With 2015 right around the corner, it’s a great time to look at the year we’ve had and make a few tweaks in preparation for the one ahead. While we all have our own personal goals (mark my words that this will be the year I obtain the Madonna “Blonde Ambition” body I have been coveting since, well, The Blonde Ambition Tour) there are some resolutions that have this wonderful, one-size-fits-all appeal. Read below for 35 a la carte resolutions guaranteed to help make 2015 the best year yet. Pick and choose a few, or, if you’re ready for a total life change, commit to all of them!
As a woman, there’s nothing better than being in the presence of a man who relishes in his masculinity in a way that doesn’t involve the obvious, out worldly chest-pounding and cat calling, but the confident reserve of a gentleman.
When I was a kid, my mother and I joined a very large “non-denominational” Christian Church, one of the earliest versions of the Mega Churches that exist today. It was a very happy place. I was in the children’s choir, the community was lovely, and we sang from a song book with drawings of long-haired hippies.
Big kids know that Santa's a good guy — he spreads cheer, brings presents, and loves milk and cookies. But the bearded man dressed in red and white starts out a stranger. No wonder some little boys and girls are nervous, if not downright frightened, the first time they meet Santa Claus. Ho-ho-hold on a minute. Who is this guy?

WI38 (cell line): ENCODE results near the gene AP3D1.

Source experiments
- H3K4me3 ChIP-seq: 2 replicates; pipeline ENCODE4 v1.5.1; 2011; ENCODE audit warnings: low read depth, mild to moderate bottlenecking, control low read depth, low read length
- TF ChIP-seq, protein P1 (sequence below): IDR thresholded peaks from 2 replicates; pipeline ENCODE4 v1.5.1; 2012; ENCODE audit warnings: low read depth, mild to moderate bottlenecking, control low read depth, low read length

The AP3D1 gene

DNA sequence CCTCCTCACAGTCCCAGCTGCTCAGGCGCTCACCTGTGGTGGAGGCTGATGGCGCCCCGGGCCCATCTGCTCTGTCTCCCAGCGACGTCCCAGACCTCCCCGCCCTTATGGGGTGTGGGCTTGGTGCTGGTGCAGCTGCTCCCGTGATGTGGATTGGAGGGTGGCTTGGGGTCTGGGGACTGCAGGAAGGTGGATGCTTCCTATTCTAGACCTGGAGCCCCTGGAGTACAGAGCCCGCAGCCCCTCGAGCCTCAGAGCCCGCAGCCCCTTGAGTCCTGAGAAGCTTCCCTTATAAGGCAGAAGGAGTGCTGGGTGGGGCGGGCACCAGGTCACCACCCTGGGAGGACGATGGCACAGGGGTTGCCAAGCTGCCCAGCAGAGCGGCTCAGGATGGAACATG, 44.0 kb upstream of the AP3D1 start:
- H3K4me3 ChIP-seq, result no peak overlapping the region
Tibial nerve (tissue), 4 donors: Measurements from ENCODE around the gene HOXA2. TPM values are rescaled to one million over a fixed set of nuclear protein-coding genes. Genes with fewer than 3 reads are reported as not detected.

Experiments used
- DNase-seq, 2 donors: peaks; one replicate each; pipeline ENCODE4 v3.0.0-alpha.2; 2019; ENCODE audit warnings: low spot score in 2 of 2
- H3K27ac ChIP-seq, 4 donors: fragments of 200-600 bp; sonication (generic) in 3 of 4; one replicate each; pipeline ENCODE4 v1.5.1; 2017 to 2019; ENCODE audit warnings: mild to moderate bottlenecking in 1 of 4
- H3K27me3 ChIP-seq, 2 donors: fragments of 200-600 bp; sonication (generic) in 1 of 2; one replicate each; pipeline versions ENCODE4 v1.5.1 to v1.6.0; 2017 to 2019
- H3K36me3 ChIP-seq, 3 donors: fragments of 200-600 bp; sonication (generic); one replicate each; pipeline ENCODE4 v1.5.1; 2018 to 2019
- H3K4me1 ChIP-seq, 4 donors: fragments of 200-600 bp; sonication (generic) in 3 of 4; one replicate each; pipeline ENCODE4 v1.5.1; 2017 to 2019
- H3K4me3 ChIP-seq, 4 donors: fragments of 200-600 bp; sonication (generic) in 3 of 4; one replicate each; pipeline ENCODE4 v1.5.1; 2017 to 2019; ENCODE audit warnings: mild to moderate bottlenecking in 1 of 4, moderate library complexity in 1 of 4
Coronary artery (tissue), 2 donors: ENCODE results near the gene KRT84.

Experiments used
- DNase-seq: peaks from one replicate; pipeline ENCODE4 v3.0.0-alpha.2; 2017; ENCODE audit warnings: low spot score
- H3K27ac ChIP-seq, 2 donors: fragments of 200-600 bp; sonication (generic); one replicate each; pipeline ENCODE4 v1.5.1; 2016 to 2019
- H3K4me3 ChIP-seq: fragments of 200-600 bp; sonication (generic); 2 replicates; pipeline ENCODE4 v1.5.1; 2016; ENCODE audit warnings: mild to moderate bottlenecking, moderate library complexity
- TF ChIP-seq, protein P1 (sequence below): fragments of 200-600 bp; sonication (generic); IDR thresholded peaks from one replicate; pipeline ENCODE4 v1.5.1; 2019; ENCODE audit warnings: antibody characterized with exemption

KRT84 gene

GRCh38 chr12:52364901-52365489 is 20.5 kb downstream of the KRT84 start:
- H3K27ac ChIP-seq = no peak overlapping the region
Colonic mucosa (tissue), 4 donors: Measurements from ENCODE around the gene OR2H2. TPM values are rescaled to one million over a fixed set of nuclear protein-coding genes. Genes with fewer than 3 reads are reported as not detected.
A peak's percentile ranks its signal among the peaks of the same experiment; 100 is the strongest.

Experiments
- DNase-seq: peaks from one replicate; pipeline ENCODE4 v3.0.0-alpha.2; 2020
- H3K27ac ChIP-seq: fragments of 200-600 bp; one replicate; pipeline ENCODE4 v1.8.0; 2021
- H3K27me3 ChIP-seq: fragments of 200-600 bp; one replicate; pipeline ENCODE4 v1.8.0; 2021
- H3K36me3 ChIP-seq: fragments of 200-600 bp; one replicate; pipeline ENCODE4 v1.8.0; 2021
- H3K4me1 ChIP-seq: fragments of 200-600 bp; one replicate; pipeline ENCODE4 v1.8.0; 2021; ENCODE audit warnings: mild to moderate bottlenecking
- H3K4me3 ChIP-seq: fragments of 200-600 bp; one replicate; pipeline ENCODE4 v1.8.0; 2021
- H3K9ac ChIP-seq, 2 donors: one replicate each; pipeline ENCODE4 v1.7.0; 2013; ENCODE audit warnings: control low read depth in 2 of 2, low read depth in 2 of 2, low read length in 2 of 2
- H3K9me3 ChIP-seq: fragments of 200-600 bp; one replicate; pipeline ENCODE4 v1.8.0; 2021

Moms, keep some moments to yourself — and for your kids. And remove “mommy martyr” and “parental paparazzi” from your resume. It’s full enough already.
Even if you're not Martha Stewart, there are ways to make sure the only F-words muttered this holiday season are "Fa la la" and "fruitcake" and that the "D" in "DIY" doesn't stand for "divorce" or "destruction." So put on your ugly sweater and pour yourself a cup of alcoholic pancake batter (also known as eggnog) and let's begin!
Heading into Thanksgiving and black Friday, many parents wonder how they can teach their children to focus less on material things and be more thankful. It’s not surprising that kids are overall less thankful than they used to be, in fact, recent study just proved it. A study done in 2013 by the Personality and Social Psychology Bulletin tracked materialism in 355,000 high school seniors from 1976 to 2007 and found that the desire for lots of money has increased markedly since the mid-1970s, while willingness to work hard to earn it decreased.
Most nights I lie in bed, ready for an escape from myself, yet a constantly streaming video loop of everything I ate, how I exercised, and the activities of my day won't stop playing in my mind. I pause. I breathe. I try to relax once again.
One. The percent of adults in the United States diagnosed with Obsessive Compulsive Disorder, one of the most misunderstood and misrepresented mental health challenges out there. And while I found it hard to articulate my depression, I find it even harder to talk about this. Why? Because OCD is so misunderstood. Just like depression isn't "being sad," OCD isn't a synonym for anal-retentive or quirky.
By now, (I hope) you know that if a man freaks out on the waiter, he's likely going to do the same to you, and those lads who hate all of their exes? Well, let's just say they're likely not getting accolades on the other side, either. But what about those red flags that look a softer shade of pink behind those rose-colored glasses? You know, the ones that leave you wondering if it's workable or time to walk? If you're tired of collecting frequent flyer miles to the purgatory between stay and go, you're in luck. Read on for 5 non-negotiables I've learned to hold on tightly to.